I don’t know what the future will hold now that I have internalized this realization. But I’m not happy with the way things are, and I will change them.  I have not made any lifelong changes yet. But I will.

I think I look forward to seeing my Mii get skinny as much as anything! Sometimes the small things matter. 🙂

On body image and beauty

How do you picture yourself? In your mind’s eye, how do you look? Does what you envision match what you see in the mirror?

My husband is a sociologist (pursuing his PhD), and a lot of things that his classmates talk about includes how people see themselves and others. A lot of the world’s problems – and solutions – have their start in that little issue of perception. Today I’m ranting about body image.

I have learned that approximately one third of adults in the USA misclassify their own weight. (That is, given the categories of “underweight”, “correct weight” and “overweight”, their perception of themselves does not match the category their BMI actually puts them in.) A THIRD. That is a lot of people. And that’s only considering what the people actually say about themselves. How they feel can be even further separated from the truth. (This is the study I am paraphrasing:  Self Perception Of Weight Appropriateness in the US.)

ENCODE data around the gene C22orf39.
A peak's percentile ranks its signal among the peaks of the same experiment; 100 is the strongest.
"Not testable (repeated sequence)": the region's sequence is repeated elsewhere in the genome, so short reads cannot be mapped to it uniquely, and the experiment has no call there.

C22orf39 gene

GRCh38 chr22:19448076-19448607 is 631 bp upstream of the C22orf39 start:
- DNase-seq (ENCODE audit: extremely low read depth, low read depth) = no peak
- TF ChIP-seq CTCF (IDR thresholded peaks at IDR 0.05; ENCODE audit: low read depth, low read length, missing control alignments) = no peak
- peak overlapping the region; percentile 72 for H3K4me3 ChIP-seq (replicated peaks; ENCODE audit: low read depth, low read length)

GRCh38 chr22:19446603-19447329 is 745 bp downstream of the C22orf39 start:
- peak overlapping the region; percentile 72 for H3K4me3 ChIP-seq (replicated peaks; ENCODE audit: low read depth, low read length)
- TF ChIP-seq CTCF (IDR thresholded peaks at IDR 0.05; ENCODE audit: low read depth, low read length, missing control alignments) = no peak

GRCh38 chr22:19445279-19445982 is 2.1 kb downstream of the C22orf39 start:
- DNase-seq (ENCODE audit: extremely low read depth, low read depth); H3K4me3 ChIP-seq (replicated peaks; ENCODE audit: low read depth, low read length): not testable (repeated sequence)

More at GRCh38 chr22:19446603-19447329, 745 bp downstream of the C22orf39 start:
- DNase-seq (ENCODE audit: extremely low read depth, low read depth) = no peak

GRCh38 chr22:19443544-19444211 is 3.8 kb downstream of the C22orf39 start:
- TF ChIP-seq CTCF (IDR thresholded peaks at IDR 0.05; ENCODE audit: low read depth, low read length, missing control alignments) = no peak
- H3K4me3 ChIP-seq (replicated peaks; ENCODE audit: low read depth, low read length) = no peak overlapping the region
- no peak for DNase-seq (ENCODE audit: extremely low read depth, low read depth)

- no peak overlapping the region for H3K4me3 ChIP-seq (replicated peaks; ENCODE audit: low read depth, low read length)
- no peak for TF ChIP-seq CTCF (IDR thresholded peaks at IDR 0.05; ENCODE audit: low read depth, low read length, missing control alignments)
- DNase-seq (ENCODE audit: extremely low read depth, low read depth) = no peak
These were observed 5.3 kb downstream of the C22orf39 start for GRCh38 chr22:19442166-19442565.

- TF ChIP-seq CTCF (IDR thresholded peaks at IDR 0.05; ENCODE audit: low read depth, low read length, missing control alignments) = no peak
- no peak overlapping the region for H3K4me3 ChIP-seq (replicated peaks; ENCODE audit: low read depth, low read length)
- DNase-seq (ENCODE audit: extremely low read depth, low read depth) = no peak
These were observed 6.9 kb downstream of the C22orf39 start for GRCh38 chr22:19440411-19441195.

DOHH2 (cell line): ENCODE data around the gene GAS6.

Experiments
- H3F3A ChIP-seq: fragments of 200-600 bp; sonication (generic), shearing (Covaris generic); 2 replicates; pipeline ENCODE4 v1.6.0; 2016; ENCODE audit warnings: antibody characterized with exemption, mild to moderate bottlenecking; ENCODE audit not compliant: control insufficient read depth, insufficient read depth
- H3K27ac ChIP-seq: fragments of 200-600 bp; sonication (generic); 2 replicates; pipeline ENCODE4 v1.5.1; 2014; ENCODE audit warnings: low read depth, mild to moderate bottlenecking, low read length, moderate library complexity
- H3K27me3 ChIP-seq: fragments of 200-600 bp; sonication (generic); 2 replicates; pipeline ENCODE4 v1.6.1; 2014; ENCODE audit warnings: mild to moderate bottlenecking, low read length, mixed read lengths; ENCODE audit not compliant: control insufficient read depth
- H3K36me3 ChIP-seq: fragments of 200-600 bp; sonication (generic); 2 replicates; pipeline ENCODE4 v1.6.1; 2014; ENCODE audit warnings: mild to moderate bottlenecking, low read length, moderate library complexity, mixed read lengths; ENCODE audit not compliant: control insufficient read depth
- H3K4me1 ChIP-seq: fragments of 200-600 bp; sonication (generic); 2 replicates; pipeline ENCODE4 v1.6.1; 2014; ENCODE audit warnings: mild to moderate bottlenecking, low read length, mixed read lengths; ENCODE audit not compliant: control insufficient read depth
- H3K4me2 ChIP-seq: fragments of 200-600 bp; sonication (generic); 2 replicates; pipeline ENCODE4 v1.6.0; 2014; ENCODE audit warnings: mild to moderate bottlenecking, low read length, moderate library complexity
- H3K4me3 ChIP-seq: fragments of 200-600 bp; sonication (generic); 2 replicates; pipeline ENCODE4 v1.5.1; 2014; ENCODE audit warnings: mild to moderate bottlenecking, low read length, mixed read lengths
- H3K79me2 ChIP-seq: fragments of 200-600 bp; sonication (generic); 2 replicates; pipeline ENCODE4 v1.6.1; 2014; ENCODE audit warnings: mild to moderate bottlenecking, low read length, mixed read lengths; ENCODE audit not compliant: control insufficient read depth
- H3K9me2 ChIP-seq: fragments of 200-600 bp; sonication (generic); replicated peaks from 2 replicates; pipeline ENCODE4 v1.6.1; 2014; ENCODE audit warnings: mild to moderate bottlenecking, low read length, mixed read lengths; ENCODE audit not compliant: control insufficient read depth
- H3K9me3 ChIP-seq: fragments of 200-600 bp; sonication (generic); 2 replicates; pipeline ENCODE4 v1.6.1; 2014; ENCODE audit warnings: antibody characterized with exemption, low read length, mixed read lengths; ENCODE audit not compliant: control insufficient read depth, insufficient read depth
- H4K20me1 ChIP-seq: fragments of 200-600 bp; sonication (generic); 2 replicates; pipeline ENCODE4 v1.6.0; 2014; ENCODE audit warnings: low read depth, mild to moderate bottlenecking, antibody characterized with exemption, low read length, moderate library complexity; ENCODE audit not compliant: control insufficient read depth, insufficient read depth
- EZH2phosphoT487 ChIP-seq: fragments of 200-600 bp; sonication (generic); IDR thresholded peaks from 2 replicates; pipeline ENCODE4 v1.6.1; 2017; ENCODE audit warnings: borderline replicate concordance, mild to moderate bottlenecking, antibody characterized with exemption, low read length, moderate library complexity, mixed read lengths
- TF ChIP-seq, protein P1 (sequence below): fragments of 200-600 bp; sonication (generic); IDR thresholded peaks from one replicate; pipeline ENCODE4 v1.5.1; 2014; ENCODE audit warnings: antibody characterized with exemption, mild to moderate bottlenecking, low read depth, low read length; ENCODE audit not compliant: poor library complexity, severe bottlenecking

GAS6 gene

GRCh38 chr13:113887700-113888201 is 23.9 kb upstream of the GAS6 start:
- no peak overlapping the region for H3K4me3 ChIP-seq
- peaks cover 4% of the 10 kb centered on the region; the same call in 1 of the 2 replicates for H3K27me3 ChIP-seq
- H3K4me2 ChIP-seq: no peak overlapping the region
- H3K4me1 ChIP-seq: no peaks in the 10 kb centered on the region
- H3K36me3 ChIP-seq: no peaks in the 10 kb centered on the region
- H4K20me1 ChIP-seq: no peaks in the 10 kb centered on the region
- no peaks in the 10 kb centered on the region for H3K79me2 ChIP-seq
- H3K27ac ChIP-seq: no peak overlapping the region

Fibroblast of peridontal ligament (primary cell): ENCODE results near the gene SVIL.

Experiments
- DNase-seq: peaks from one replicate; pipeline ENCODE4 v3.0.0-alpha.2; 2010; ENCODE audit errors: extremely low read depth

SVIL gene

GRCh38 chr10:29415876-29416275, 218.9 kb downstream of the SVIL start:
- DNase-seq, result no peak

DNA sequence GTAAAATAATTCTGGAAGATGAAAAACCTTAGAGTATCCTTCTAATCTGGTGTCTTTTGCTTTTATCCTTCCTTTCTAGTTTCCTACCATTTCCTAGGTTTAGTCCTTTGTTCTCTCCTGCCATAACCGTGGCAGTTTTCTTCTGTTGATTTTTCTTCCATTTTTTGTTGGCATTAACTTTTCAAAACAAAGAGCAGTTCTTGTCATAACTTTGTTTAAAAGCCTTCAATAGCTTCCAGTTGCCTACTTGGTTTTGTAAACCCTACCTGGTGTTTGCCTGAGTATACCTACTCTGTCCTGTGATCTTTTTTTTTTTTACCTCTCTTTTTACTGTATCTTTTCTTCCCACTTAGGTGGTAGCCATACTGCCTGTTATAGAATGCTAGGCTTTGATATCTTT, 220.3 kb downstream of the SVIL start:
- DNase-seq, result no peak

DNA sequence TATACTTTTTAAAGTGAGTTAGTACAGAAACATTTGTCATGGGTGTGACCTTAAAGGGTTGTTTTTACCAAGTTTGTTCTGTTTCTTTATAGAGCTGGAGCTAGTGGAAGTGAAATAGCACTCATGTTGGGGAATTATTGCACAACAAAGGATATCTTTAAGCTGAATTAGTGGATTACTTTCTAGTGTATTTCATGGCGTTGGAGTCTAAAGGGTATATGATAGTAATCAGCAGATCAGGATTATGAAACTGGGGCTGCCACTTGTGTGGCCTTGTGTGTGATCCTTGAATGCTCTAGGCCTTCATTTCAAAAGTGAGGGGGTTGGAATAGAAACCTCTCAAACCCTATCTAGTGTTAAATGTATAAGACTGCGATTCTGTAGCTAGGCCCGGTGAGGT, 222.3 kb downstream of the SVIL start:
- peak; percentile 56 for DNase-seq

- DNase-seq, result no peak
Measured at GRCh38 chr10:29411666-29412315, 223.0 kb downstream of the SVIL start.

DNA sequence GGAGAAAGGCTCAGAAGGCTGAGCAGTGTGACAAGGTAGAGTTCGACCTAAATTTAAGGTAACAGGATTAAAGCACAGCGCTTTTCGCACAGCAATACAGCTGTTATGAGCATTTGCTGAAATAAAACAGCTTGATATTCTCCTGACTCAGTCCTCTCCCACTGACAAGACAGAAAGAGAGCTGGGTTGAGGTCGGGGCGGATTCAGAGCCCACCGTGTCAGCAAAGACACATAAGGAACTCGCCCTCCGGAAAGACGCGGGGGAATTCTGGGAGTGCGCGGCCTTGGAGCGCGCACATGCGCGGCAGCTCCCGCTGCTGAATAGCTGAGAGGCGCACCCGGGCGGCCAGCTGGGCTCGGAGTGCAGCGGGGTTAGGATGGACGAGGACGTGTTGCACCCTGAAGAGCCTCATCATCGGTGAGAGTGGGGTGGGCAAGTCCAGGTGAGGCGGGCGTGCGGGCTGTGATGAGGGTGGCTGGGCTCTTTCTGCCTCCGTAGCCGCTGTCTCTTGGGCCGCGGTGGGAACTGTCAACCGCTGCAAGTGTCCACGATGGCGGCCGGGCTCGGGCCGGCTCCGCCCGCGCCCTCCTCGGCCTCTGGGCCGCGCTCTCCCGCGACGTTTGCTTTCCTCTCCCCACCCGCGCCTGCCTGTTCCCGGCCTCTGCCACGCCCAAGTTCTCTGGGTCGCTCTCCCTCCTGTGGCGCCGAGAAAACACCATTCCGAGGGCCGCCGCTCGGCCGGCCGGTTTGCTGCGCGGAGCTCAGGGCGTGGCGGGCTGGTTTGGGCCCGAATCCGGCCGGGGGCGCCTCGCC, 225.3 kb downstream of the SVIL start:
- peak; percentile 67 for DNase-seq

And I have learned there is such a thing as “phantom fat”. It is sometimes experienced by people who have lost large amounts of weight. They may know that according to the scale, they are now an appropriate weight. They can state out loud that they are an appropriate weight. But they don’t feel that way. In their mind’s eye they are still overweight. They still are concerned with fitting into chairs. When shown clothing, they think the larger sizes will fit their body, instead of the smaller sizes that actually fit. The fat they have lost still sticks around in their memory and in their perception of their looks. (Here’s the story: “Phantom Fat” can linger after weight loss.)

Personally, I have the opposite issue. When I was several years younger, I was a lean size 6 and looooved my collection of short skirts. I took ballroom dancing lessons and got to wear those outrageous dancing costumes at the competitions. And in my mind’s eye, I still look that way. But that was 8 years and several clothing sizes ago. I now wear the same clothing size as the average American women, but because of the image I have of myself in my mind’s eye I still look the way I did then. I can tell you my weight and size and the fact I am in a doctor’s opinion, “overweight”. But none of that changes how I view myself or how I feel about myself. I feel, and therefore act, sexy, confident, and sure of myself. This is in spite of the fashion industry trying to convince me I need control panels in my jeans and push up pads in my bras.

There have been a lot of things in the news lately about body image and beauty. I like very few of them. Here are two of the more notable losers: